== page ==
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1. CHALLENGE: PROBLEMS ON GRAPHS & NETWORKS: We saw how the networks can be

used to plan for building projects or to schedule the parts of a project. Here are some some more

challenges:

• Let G be a directed graph with distances or costs on its arcs and two special vertices s, t. We

are interested on the “longest” paths using two possible definitions

– If we call the length of a path the sum of the lengths on the path. Write a model to

compute the longest path on a network.

– If we instead call the length of a path the largest length among arcs the path, write another

model to compute the longest path on a network under this definition.

• Consider again, the TSP for n cities and cost of travel cij . Write a new model for the TSP,

different from the one we saw in class. This time us the binary variables xi,j,k, which are 1if

the k-th leg of the trip, the salesman goes from city i to city j. Your formulation must have a

cubic number of constraints.

2. CHALLENGE: FINDING A GOOD MATCH: Matching problems appear everywhere in applications. E.g., how do students get matched to medical schools? How do workers get assigned to jobs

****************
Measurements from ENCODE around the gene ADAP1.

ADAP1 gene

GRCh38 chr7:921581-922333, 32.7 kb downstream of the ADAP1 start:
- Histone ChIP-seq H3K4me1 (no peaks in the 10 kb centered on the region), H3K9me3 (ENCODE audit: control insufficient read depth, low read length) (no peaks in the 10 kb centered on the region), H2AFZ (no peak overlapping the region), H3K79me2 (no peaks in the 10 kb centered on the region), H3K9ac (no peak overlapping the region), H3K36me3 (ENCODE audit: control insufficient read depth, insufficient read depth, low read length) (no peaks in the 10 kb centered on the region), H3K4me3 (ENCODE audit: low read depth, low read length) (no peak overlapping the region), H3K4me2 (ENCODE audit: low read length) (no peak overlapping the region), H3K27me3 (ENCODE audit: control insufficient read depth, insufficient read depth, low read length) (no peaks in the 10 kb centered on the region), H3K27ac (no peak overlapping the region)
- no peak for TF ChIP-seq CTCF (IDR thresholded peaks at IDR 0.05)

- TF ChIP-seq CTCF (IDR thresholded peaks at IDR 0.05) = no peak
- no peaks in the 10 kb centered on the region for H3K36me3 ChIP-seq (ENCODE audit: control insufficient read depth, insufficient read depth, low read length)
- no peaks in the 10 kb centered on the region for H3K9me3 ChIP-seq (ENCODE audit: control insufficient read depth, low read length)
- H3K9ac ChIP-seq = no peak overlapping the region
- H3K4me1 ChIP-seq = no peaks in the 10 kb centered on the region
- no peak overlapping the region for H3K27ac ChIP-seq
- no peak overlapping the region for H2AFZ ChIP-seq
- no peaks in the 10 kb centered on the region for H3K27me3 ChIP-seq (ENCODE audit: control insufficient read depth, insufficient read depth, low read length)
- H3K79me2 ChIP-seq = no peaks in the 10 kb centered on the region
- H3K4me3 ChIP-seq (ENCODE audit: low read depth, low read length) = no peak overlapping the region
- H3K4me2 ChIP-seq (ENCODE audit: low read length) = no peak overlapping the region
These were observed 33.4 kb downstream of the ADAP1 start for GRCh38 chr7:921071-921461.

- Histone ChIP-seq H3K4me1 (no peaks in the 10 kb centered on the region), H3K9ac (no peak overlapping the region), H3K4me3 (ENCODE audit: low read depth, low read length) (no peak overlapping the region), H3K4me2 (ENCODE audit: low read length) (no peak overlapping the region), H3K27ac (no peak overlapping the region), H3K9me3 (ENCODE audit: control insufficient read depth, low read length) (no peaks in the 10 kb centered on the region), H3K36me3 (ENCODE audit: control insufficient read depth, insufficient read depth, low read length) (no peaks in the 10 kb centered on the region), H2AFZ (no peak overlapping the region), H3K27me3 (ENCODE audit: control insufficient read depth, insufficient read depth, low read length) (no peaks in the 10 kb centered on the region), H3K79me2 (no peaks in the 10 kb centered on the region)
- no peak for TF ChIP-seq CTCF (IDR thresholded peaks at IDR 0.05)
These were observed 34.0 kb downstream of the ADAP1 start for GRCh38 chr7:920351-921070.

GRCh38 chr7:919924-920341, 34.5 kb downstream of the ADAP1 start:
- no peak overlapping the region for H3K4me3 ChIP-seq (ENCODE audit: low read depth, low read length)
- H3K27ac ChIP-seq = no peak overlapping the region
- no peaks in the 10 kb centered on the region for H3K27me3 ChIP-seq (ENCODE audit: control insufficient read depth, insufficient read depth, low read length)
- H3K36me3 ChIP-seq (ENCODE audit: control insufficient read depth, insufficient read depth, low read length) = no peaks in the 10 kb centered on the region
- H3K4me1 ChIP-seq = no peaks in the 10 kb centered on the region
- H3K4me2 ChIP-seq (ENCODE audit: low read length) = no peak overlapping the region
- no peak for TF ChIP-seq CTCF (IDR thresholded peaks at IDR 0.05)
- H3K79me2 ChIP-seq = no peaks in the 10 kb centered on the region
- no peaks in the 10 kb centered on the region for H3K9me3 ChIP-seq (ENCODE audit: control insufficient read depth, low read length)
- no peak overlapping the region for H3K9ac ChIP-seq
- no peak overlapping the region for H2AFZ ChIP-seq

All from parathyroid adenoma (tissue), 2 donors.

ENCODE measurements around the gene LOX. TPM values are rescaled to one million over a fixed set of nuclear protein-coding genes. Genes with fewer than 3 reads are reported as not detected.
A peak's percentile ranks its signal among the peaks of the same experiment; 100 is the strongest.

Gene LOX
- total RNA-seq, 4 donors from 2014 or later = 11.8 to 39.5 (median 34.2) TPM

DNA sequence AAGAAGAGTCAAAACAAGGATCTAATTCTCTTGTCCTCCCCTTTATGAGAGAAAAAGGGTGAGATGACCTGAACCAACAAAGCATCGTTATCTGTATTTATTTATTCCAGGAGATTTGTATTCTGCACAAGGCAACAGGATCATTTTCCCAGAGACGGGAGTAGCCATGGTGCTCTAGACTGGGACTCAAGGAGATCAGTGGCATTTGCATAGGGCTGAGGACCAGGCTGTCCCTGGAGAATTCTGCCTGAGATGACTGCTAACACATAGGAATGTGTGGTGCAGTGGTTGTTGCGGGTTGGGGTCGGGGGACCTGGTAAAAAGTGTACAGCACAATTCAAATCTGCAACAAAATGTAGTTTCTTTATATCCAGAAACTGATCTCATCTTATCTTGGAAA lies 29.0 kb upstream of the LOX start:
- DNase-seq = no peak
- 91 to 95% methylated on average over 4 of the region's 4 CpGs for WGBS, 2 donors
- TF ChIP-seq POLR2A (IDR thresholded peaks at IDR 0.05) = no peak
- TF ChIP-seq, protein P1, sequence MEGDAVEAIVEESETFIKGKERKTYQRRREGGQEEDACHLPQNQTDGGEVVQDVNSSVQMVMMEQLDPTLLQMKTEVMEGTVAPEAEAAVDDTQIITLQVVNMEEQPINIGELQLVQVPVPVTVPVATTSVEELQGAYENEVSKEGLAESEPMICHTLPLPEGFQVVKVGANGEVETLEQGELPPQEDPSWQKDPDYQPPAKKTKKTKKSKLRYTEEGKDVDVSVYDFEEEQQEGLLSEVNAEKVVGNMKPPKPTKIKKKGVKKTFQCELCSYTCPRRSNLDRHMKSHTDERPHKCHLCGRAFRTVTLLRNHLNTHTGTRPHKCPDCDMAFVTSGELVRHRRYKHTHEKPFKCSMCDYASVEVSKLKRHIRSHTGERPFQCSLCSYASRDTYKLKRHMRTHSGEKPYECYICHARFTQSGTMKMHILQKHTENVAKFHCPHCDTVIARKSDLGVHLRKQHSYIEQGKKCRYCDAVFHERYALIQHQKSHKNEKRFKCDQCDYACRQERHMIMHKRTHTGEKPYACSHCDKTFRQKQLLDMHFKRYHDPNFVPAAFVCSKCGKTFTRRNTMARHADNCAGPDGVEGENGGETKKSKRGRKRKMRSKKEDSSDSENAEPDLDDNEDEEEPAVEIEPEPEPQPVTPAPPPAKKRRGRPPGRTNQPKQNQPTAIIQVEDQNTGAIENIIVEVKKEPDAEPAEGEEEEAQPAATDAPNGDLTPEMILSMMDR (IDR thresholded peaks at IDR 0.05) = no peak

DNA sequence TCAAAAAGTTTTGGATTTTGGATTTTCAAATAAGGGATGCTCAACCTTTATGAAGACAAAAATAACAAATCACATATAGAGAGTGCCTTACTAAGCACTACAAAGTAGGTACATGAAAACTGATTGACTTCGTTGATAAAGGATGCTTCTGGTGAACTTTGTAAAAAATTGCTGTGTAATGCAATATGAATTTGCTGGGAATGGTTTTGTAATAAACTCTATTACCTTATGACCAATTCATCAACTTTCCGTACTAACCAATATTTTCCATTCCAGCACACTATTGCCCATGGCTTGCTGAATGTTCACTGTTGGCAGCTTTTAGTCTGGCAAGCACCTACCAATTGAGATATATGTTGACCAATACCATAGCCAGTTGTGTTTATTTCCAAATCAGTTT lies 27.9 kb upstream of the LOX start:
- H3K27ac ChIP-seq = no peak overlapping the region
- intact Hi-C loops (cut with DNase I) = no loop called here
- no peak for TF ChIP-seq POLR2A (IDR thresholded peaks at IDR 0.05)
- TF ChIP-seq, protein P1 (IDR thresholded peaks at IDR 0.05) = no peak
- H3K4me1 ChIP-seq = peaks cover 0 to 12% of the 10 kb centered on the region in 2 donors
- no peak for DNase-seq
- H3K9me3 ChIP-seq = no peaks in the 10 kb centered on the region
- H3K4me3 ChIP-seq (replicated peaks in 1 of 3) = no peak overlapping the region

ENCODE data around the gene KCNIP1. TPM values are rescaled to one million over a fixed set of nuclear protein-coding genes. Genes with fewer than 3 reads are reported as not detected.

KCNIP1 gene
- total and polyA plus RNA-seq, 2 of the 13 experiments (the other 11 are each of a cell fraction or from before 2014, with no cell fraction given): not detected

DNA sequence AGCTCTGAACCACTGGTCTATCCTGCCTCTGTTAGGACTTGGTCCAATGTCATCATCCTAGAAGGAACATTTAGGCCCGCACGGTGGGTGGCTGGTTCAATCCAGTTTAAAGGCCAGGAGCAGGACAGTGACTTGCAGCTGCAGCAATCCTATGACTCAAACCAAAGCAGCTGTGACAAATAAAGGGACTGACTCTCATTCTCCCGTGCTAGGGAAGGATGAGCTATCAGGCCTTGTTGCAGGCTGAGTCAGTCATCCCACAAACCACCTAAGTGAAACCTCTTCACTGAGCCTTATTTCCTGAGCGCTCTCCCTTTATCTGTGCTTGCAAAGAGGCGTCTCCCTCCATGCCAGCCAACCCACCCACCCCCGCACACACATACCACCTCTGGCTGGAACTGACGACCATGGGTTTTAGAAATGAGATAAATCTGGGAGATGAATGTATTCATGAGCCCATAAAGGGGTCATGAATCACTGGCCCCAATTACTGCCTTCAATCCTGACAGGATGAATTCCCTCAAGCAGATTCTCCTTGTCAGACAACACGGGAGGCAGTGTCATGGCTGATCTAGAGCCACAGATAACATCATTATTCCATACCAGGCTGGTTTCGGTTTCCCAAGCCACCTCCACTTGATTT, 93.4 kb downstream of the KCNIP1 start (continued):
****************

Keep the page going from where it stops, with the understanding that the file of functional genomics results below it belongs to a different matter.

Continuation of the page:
at work? How do organ donors get match to patients in need?

We can model matchings in graphs. A set M of the edges E is called a matching of G if and only

if:

∀u ∈ V, |{e ∈ M | u ∈ e}| ≤ 1

In other words, a vertex is incident to at most one edge of M. A matching M is said to be maximal

if there is no matching M0 with M ⊂ M0

. A maximal matching of the largest cardinality is a

maximum matching. The size of a maximum matching is denoted by OPTG.

In the following exercises we will explore several approaches to find a maximum matching in a graph:

a. Let M be a matching and let us denote by V (M) the set of endpoints of edges in M:

V (M) := {u | ∃e ∈ M, u ∈ e}

Show that when M is a maximal matching of G, V (M) is a vertex cover of G.

b. Let M be a maximal matching of G, show that |V (M)| ≤ 2OPTG.

c. Now consider the following greedy algorithm for finding a maximum matching: Start with an

arbitrary edge as the very first matching. Find another edge that does not have a vertex in

common with the current matching. If one exists add it to the current matching. Repeat until

no more edges can be added.

d. What is the running time of this algorithm on a graph with n nodes and m edges?